Jug Handle, a nonprofit nature education center and overnight lodge, teaches stewardship and restoration to local and regional school children & Americorps youth.
Jug Handle nursery has been involved with the Coastal Trail Project and the restoration of Otis Johnson Park with the City of Fort Bragg. Next year, we will have several hundred Shore Pine, Bishop Pine, Pygmy Cypress and Wax Myrtle just the right size–for coastal mitigation projects.
All native plants are raised from site-specific seeds, cuttings and divisions gathered by our nursery staff: consultant and collections expert Alison Gardner and other staff-Fern Tahja, Adrienne Long and Nursery Director Helene Chalfin.
For the CIty’s Coastal trail and Otis Johnson Park projects, Jug Handle staff members directed MESA students ( Math, Engineering and Science Achievement ) from Fort Bragg and SONAR students ( Mendocino High School’s School of Natural Resources) in plant collections and propagation.
Jug Handle supplied Danco construction in 2014 with almost 1500 local native plant species for the landscaping surrounding the new senior housing units on Cypress Street, near the Fort Bragg Police Department.
In another recent mitigation project on the south coast Jug Handle Nursery supplied about 1100 native plants to a private landowner.
Jug Handle has provided plants to Cal Trans for various revegetation projects and has supplied plants to State Parks and the Mendocino Land Trust for their revegetation projects.
- Helene Chalfin obtained grants to establish Jug Handle’s nursery beginning in 1993. Funding was obtained from State Department of Education; AT&T Foundation, Le Beau Charitable Trust and County Fish and Game Commission, to restore the original Greenhouse one wall at a time over several years. New windows were installed at the south; new roof put on; interior tables built, bottom heat and mist system installed inside and the building was strengthened at the north. Later a propagation shed was added; holding tables and a shade house structure added to protect plants and irrigation system created, all through grant funds and in kind donations.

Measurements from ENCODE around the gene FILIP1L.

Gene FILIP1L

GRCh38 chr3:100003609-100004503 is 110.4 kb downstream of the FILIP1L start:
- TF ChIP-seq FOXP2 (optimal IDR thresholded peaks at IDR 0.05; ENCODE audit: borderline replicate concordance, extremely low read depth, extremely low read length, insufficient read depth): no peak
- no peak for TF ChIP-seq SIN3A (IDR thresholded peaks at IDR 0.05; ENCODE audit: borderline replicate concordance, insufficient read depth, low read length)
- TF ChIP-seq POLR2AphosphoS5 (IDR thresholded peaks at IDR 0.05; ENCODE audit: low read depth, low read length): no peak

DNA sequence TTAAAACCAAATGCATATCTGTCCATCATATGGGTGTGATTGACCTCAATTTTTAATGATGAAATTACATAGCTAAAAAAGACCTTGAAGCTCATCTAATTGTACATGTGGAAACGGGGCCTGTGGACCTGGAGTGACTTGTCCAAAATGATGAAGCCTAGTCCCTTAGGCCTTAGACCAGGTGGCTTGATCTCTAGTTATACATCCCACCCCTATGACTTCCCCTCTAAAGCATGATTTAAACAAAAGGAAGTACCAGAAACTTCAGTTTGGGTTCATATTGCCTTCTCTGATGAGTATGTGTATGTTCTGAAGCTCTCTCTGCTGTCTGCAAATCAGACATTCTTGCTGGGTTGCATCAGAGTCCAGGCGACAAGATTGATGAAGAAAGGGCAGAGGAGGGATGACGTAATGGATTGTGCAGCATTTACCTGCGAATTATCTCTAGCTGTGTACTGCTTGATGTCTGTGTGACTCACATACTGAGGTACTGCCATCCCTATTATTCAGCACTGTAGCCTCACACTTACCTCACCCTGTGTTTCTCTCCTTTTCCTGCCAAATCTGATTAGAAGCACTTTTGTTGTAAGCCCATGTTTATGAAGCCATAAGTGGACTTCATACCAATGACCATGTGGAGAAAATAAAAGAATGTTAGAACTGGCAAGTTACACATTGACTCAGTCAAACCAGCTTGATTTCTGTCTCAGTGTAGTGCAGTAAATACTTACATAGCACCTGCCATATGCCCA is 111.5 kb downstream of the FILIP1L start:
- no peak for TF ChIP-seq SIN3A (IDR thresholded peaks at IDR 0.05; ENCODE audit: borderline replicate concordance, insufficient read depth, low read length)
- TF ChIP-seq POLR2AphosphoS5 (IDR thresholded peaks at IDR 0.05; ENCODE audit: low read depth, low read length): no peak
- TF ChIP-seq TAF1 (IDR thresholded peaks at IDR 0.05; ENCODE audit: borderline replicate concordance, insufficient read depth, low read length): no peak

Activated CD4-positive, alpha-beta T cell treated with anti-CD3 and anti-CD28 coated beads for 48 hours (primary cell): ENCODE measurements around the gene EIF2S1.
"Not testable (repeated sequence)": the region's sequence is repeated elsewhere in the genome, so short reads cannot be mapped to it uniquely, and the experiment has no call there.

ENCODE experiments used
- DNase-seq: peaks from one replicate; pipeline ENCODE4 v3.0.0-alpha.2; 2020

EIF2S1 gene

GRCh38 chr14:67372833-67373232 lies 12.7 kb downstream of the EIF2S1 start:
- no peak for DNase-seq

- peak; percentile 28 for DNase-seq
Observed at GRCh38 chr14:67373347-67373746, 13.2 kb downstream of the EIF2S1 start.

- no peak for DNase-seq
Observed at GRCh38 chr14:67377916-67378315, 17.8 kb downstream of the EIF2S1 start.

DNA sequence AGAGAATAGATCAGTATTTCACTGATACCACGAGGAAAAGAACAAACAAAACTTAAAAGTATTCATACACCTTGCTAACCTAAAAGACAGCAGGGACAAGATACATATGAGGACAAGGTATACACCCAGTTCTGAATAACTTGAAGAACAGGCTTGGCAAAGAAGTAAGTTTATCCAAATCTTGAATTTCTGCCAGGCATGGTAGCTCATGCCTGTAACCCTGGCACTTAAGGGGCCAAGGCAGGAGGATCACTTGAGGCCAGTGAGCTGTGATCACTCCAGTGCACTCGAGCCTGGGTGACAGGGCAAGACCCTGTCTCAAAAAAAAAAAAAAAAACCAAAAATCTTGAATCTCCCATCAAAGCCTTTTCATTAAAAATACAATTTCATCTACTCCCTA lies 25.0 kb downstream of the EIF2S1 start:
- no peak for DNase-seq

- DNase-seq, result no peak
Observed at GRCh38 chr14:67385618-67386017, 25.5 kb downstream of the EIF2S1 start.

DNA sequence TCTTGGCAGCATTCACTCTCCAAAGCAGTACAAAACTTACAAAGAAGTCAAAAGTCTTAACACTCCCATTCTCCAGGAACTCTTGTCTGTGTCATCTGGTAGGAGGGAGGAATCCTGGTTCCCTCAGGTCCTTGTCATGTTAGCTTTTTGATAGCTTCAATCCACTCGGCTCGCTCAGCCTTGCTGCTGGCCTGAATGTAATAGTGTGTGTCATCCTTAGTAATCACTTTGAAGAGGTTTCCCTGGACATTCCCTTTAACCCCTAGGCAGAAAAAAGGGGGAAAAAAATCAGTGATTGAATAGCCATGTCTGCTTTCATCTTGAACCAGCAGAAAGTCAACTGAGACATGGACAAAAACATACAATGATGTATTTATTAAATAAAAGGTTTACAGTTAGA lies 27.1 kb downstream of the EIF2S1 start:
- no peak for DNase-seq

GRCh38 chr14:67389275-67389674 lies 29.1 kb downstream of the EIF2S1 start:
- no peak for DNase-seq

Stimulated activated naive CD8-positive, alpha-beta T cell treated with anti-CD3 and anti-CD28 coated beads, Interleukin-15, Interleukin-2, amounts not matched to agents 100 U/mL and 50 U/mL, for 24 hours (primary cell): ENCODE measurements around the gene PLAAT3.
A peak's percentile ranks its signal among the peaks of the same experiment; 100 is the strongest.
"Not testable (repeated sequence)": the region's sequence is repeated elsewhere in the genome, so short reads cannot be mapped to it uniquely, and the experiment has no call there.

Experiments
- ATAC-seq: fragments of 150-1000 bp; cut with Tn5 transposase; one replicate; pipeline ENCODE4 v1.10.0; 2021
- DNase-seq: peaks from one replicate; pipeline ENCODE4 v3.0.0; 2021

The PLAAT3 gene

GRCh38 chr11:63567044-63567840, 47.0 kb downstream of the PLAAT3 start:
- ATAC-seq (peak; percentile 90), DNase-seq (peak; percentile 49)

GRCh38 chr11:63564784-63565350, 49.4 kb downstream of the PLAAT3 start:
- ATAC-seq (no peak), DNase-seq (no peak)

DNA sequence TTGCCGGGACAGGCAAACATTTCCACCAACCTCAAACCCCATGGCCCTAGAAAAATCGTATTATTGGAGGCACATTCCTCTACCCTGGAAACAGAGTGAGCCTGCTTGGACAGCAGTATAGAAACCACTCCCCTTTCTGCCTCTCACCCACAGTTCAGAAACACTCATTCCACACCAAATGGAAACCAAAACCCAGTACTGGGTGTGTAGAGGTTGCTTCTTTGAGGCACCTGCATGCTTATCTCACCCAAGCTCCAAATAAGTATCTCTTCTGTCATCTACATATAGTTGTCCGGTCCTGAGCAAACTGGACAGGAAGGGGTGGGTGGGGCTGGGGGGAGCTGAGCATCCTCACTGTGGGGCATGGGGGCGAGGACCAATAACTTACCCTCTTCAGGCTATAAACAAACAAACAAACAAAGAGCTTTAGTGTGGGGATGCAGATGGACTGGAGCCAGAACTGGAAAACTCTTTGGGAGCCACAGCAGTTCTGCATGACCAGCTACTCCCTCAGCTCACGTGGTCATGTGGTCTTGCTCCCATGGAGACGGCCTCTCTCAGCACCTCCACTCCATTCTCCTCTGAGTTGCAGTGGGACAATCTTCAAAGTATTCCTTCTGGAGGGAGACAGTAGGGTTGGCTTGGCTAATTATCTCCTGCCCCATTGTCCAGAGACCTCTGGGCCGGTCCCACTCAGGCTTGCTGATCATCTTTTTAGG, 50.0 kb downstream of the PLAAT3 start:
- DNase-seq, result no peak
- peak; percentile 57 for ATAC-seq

- Ken Montgomery, an expert nurseryman who runs Anderson Valley Nursery, mentored Jug Handle’s Education Director in native plant propagation at the Botanical Gardens while he was Project Director there. He has served as a consultant on Jug Handle nursery questions since its very beginning.
- Betty Young, then of Circuit Riders Nursery and later the Director of of the Golden Gate National Recreation Area’s Native Plant Nursery also provided mentoring training, native plant nursery manuals, and consultations.
For an appointment, please contact:
Helene Chalfin, Director: Grants/Education/Nursery
Jug Handle Creek Farm hosted the Tibetan monks of GADEN SHARTSE DOKHANG MONASTERY to stay in the farmhouse while they were visiting Caspar from March 20-24, 2016.
The monks are on a Compassion tour to raise funds to rebuild a dormitory at their monastery in India. You can read more about their tour and offerings at www.tibetanmonktour.org
The monks worked for 3 days on a sand mandala at the Caspar Community Center, with the final sweeping away of the mandala that was returned to the ocean at Jug Handle State Reserve.
Warren and I were ever so grateful for this magical experience and the blessing that the Jug Handle Creek Farm received during their stay.
“Mandala means literally “that which extracts the essence.” There are many different types of mandalas used by Tibetan Buddhists. They can be created in either two or three dimensions. The ones on the monks’ tour will be two-dimensional sand mandalas. These are without doubt the most creative, labor intensive, and concentration intensive of all mandalas created. The ones provided on the tour will require between two and five days of effort, completed by several monks at a time, including several Mandala Masters. Prayers are said throughout the making of the mandala. Traditionally, upon completion, the mandala is swept up and placed in a river, lake, or ocean as an offering to purify the surrounding environment. It is possible to make the mandala permanent. Please let the monks know in advance if you wish to preserve the mandala.
Pricing for the sand mandalas vary. A small version (approx. 1.5 ft by 1.5 ft) is usually done in one to two days, with the largest (approx. 5 ft by 5 ft) taking four to five days. We generally seek funding from corporate sponsors, private donors, grants or venues such as universities, museums, etc., that have budgets for these types of events. However, people can also arrange for one to be made and preserved in their home. Cost is $1500 to $2000 per day.”